3.1. Rectus Sheath Block Technique

All rectus sheath blocks (RSB) were performed by one investigator in the operating room (OR) just after induction of anesthesia and before surgical incision. Basic intraoperative monitoring, according to ASA guidelines were used during the procedure and emergency equipment to respond to local anesthetic toxicity must be readily available. Complete aseptic technique was adopted.

The rectus muscle is imaged with the ultrasound probe in a transverse orientation at or immediately above the level of the umbilicus (Figure 1). A broadband (5-12 MHz) linear array probe of eZono ™ 3000 ultrasound (eZono AG – Spitzweidenweg, Germany) was used, with an imaging depth of 4-6 cm.

Inserting the needle: An 18G Tuohy needle is introduced few millimeters from the probe using an in plane technique in an angle of approximately 45 degrees to the skin. The ultrasound image allowed identification of the rectus muscle and two hyperechoic railway-like lines deep in it (posterior rectus sheath and fascia transversalis) (Figure 1). The small size of the somatic sensory nerve fibers; located in this plane typically prevents their visualization by US or localization by nerve stimulation.

Figure 1. Transverse Ultrasound View of the Rectus Muscle Just Above the Umbilicus
Transverse Ultrasound View of the Rectus Muscle Just Above the Umbilicus

R Ms: rectus abdominis muscle. Arrows: posterior rectus sheath.

Under direct vision, the needle tip was advanced to the desired position where 20 mL bupivacaine 0.25% were injected causing hydrodissection of the rectus muscle away from the posterior rectus sheath (Figure 2). The technique is repeated on the opposite side.

Figure 2. Transverse Ultrasound View of the Rectus Muscle Just Above the Umbilicus with Local Anesthetic Below the Rectus Muscle
Transverse Ultrasound View of the Rectus Muscle Just Above the Umbilicus with Local Anesthetic Below the Rectus Muscle

R Ms: rectus abdominis muscle. Arrows: posterior rectus sheath. LA: local anesthetic.

In the PACU,

•All patients received IV infusions of paracetamol (Perfalgan) (15 mg/kg administered over 20 minutes then continued every 8 hours) and liometacen on request.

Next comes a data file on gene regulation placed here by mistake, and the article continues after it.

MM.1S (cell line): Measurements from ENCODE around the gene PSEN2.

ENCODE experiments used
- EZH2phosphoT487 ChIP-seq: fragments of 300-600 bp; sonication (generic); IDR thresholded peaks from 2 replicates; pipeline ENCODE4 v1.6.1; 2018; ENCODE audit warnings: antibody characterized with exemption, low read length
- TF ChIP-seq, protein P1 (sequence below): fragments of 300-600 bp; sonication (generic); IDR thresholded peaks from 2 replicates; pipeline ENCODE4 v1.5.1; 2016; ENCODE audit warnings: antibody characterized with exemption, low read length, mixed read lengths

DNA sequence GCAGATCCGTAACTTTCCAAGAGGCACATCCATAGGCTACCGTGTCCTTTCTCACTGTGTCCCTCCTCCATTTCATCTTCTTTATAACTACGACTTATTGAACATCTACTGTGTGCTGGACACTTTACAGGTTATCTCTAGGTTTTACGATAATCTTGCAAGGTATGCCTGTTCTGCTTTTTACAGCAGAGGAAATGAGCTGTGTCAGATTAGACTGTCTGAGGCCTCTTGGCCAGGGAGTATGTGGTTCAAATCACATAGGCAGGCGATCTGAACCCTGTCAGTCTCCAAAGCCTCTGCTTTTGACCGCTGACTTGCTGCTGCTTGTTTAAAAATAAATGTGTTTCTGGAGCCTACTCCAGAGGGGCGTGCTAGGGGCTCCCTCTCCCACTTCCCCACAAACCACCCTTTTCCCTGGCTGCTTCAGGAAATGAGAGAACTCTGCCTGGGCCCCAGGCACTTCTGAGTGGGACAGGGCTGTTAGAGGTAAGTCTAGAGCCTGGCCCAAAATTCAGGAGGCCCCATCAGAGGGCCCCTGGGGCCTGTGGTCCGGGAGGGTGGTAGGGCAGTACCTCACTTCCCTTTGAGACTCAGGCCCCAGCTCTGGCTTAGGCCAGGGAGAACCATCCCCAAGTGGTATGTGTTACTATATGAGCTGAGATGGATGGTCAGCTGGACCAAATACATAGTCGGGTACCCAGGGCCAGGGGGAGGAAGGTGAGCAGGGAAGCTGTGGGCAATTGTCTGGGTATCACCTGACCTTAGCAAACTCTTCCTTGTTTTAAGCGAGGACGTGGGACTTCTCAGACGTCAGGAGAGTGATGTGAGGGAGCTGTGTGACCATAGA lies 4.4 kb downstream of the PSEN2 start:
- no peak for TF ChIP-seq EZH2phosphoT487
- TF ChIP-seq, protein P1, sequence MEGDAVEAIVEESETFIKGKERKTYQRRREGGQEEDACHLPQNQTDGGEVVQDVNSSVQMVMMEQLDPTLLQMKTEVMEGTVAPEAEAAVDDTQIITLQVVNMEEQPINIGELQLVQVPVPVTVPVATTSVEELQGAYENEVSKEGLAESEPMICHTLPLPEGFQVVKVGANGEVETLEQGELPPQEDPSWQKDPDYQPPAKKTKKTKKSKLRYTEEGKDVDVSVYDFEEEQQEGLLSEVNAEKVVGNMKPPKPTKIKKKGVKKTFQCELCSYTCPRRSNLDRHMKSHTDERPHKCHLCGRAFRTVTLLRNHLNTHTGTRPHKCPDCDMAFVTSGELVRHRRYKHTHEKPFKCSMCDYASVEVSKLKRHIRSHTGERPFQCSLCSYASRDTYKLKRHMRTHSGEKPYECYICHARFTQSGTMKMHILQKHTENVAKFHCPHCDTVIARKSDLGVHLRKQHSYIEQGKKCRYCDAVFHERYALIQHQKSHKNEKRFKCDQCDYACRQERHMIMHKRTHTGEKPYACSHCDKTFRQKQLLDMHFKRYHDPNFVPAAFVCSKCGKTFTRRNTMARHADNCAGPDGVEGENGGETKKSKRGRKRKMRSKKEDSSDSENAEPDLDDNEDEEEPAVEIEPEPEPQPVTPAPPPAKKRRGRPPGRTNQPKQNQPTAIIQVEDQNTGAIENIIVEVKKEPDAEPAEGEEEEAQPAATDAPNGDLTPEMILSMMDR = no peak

•Both groups had pain assessment when sufficiently awake for it, and IV morphine titration were performed by an attending anesthesiologist blinded to group allocation.

•Subsequently VAS pain scores were recorded every 15 minutes, in the PACU till discharge from it to the surgical ward. In the surgical ward VAS pain scores were assessed every 6 hours during the day of surgery (POD0) and next 2 days (POD1 and POD2).

•When the VAS score exceeded 3/10, IV Morphine 1-2 mg was administered and repeated at 5 minutes intervals until the VAS score decreased to < 3/10 at rest, and morphine consumption were recorded in the PACU, on POD0, POD1, and POD2.

•Respiratory rate, heart rate, and arterial pressure were recorded every 30 minutes, in the PACU and then every 2 hours after discharge to the ward. Respiratory depression was defined as a respiratory rate < 8 bpm.

•Patient sedation was assessed on a 5-point sedation Ramsay's score (1, wide awake; 2, drowsy or dozing intermittently; 3, mostly sleeping but easily awakened; 4, asleep, difficulty responding to verbal commands; 5, awakened only by shaking) (15) Oversedation was defined as having a sedation score > 4 combined with a respiratory rate < 8 bpm.

•Any incidence of nausea and vomiting PONV were also recorded where 0 = no nausea or vomiting, 1 = nausea, 2 = vomiting.

The primary outcome measures were pain intensities assessed by VAS score. Secondary outcome measures included consumption of IV morphine and incidence of respiratory depression, degree of sedation, nausea and vomiting.

3.2. Statistical Analyses

The data were expressed as mean ± standard deviation in normally distributed data. Statistical analysis was performed by independent t test for determining intergroup comparison and paired t test for intragroup difference. Data were expressed as median (interquartile range). Statistical analysis was performed using the Mann–Whitney U test for determining intergroup comparison. Chi-square test was used for categorical data. P ˂ 0.05 was considered statistically significant. SPSS 15.0 version was used for all the analysis.

4. Results